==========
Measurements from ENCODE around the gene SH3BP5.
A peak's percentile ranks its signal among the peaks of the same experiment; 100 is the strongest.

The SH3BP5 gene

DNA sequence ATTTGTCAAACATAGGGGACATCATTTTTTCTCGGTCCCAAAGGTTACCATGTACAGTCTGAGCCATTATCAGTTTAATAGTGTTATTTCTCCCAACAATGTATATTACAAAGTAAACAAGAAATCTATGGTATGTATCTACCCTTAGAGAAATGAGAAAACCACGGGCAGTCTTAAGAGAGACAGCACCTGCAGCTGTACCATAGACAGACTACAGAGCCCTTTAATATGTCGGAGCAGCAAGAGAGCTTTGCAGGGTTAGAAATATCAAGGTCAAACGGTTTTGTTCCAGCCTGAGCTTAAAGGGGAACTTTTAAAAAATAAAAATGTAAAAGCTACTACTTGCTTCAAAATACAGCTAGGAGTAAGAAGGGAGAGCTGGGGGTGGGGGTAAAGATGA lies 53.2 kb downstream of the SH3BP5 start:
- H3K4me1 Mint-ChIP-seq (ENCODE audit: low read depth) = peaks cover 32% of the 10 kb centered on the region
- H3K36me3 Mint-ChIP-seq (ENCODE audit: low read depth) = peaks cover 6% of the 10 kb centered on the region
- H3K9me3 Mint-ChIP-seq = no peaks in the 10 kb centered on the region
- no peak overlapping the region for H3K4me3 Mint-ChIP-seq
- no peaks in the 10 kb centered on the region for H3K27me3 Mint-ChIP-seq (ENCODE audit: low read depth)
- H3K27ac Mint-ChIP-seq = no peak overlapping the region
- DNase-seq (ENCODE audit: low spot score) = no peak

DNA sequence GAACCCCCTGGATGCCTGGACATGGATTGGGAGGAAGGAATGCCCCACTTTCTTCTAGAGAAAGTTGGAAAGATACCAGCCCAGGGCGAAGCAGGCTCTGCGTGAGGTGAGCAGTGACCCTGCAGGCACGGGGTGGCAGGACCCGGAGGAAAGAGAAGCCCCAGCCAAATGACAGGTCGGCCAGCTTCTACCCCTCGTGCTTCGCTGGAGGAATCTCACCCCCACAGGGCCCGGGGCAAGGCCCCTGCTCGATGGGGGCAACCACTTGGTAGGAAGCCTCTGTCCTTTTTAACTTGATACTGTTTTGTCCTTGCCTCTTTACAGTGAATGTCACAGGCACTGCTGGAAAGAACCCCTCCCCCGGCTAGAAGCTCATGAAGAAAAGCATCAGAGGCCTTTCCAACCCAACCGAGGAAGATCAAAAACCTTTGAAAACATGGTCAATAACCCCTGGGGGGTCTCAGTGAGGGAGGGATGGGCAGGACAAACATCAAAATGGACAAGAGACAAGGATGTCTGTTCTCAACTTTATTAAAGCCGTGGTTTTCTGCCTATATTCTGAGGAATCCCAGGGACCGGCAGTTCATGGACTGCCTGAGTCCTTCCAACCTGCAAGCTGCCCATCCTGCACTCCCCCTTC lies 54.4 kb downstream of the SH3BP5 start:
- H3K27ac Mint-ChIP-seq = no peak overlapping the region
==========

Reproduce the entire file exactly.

Measurements from ENCODE around the gene SH3BP5.
A peak's percentile ranks its signal among the peaks of the same experiment; 100 is the strongest.

The SH3BP5 gene

DNA sequence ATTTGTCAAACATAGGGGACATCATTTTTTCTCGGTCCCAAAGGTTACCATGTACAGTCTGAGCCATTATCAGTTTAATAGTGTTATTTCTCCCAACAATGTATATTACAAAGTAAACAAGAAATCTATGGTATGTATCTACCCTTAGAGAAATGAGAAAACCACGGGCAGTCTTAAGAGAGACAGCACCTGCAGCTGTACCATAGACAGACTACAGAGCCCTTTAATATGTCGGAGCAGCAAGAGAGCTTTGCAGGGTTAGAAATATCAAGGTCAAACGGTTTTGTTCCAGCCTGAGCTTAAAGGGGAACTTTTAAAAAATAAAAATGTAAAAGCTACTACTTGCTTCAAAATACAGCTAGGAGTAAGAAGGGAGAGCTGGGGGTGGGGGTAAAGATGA lies 53.2 kb downstream of the SH3BP5 start:
- H3K4me1 Mint-ChIP-seq (ENCODE audit: low read depth) = peaks cover 32% of the 10 kb centered on the region
- H3K36me3 Mint-ChIP-seq (ENCODE audit: low read depth) = peaks cover 6% of the 10 kb centered on the region
- H3K9me3 Mint-ChIP-seq = no peaks in the 10 kb centered on the region
- no peak overlapping the region for H3K4me3 Mint-ChIP-seq
- no peaks in the 10 kb centered on the region for H3K27me3 Mint-ChIP-seq (ENCODE audit: low read depth)
- H3K27ac Mint-ChIP-seq = no peak overlapping the region
- DNase-seq (ENCODE audit: low spot score) = no peak

DNA sequence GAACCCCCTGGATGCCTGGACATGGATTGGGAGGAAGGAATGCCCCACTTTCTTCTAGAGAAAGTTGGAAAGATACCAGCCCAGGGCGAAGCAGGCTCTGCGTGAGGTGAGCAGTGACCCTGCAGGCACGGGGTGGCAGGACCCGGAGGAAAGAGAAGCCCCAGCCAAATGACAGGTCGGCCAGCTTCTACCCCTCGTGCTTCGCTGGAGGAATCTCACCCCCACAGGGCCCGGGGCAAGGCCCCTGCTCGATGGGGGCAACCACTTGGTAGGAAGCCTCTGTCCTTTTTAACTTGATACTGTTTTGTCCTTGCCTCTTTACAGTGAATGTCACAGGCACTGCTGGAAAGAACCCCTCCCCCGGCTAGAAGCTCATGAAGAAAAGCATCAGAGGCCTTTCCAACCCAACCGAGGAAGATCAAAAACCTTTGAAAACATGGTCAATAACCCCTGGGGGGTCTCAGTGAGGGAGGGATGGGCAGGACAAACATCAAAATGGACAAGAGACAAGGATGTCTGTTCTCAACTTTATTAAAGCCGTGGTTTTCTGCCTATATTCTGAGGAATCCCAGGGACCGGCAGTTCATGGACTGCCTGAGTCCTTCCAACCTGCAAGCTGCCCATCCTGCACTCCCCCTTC lies 54.4 kb downstream of the SH3BP5 start:
- H3K27ac Mint-ChIP-seq = no peak overlapping the region